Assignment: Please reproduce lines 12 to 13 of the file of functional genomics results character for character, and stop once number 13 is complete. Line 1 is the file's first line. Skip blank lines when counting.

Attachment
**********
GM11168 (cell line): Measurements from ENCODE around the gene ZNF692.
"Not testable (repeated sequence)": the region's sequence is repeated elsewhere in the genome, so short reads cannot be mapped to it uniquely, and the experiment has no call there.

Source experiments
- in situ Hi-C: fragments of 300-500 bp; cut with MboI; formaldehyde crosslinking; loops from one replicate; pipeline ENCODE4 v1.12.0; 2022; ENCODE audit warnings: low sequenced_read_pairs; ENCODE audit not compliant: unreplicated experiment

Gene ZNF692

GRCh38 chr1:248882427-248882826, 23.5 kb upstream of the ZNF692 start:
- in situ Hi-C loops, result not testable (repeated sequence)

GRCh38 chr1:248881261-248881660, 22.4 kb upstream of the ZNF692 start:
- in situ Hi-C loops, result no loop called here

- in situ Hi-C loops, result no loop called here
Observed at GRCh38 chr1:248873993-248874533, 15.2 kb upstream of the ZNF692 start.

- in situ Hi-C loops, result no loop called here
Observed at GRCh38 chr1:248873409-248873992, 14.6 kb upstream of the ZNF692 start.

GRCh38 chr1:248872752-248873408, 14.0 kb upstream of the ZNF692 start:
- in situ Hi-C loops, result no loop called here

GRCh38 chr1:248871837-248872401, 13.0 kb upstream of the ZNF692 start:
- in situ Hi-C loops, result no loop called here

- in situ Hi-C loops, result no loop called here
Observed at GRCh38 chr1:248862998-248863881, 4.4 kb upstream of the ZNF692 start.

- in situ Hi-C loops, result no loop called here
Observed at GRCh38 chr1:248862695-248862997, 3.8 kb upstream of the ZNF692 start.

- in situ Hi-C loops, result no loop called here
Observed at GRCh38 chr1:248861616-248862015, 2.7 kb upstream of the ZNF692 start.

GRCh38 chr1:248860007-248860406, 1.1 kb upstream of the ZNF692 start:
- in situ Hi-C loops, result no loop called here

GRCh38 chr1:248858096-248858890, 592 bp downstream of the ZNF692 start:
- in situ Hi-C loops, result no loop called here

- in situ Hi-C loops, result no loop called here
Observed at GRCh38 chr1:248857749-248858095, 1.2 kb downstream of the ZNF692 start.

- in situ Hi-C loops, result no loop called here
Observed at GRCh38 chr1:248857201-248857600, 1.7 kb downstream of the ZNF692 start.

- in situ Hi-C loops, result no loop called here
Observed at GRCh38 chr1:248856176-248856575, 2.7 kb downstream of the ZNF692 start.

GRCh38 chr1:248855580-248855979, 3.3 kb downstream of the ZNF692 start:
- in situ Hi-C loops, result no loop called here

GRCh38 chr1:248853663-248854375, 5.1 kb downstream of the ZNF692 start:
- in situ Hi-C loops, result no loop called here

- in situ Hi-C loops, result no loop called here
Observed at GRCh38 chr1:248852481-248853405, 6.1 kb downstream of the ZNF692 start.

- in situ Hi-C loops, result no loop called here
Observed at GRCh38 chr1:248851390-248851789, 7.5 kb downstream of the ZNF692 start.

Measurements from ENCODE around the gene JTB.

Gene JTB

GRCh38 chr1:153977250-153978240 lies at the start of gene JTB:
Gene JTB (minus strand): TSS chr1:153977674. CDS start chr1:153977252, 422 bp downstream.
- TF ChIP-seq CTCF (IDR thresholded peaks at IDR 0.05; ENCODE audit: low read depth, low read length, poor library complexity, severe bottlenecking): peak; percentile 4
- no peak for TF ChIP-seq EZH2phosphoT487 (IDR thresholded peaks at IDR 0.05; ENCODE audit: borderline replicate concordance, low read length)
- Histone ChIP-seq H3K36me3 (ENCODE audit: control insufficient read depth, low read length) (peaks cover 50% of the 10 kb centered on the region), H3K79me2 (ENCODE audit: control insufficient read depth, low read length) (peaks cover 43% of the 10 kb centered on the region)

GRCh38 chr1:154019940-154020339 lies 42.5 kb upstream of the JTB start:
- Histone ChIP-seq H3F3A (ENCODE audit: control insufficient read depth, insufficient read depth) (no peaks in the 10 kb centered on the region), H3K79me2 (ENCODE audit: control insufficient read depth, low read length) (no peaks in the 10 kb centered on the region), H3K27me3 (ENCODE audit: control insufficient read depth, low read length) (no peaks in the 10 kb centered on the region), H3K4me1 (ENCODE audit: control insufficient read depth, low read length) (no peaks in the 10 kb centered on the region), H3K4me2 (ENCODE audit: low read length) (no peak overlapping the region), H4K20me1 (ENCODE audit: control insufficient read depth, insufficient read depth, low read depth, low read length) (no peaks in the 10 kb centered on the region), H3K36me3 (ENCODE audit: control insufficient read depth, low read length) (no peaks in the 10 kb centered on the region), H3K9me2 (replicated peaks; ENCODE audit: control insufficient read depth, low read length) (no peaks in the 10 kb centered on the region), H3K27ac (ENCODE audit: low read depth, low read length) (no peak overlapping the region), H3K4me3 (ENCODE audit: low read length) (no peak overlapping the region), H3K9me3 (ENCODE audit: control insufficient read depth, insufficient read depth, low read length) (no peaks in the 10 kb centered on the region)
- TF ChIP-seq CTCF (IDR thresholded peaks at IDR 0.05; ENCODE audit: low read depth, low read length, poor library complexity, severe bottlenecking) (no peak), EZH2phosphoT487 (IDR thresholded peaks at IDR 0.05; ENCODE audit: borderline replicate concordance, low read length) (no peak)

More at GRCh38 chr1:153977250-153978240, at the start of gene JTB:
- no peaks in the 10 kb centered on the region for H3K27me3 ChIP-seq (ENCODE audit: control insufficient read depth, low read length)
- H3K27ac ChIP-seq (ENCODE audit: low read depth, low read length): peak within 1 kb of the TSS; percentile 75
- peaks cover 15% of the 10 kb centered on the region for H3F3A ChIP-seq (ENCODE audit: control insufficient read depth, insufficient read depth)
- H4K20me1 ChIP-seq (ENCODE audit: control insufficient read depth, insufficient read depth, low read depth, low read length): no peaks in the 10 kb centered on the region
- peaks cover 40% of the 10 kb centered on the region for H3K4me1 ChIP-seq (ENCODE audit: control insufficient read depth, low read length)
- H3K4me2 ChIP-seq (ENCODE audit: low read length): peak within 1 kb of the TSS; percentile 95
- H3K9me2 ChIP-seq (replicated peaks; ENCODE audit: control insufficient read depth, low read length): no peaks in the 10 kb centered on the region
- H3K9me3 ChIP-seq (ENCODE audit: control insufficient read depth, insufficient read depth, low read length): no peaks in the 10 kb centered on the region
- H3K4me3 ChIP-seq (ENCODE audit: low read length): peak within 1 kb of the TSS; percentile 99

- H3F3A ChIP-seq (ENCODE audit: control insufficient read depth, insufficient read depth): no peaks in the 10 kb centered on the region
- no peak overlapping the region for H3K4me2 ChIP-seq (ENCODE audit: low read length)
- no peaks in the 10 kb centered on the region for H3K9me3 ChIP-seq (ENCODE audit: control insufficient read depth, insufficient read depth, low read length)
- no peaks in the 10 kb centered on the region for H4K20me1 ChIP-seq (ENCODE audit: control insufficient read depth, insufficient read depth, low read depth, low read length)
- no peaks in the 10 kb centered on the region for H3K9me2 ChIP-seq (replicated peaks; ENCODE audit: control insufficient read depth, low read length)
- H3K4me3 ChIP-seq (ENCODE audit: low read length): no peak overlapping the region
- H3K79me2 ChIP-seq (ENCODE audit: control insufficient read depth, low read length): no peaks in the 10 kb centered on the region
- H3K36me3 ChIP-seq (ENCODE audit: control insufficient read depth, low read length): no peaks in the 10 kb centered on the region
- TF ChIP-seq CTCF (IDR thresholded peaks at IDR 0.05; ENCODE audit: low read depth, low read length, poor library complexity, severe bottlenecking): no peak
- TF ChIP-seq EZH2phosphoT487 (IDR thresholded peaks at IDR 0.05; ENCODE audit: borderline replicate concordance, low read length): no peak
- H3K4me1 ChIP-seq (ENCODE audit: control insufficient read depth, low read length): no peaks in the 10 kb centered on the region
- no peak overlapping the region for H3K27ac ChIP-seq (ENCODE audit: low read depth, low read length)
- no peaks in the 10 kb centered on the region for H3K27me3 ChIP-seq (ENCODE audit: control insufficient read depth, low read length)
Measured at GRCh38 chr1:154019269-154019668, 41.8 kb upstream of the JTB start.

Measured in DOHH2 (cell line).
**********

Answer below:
- in situ Hi-C loops, result no loop called here
Observed at GRCh38 chr1:248873409-248873992, 14.6 kb upstream of the ZNF692 start.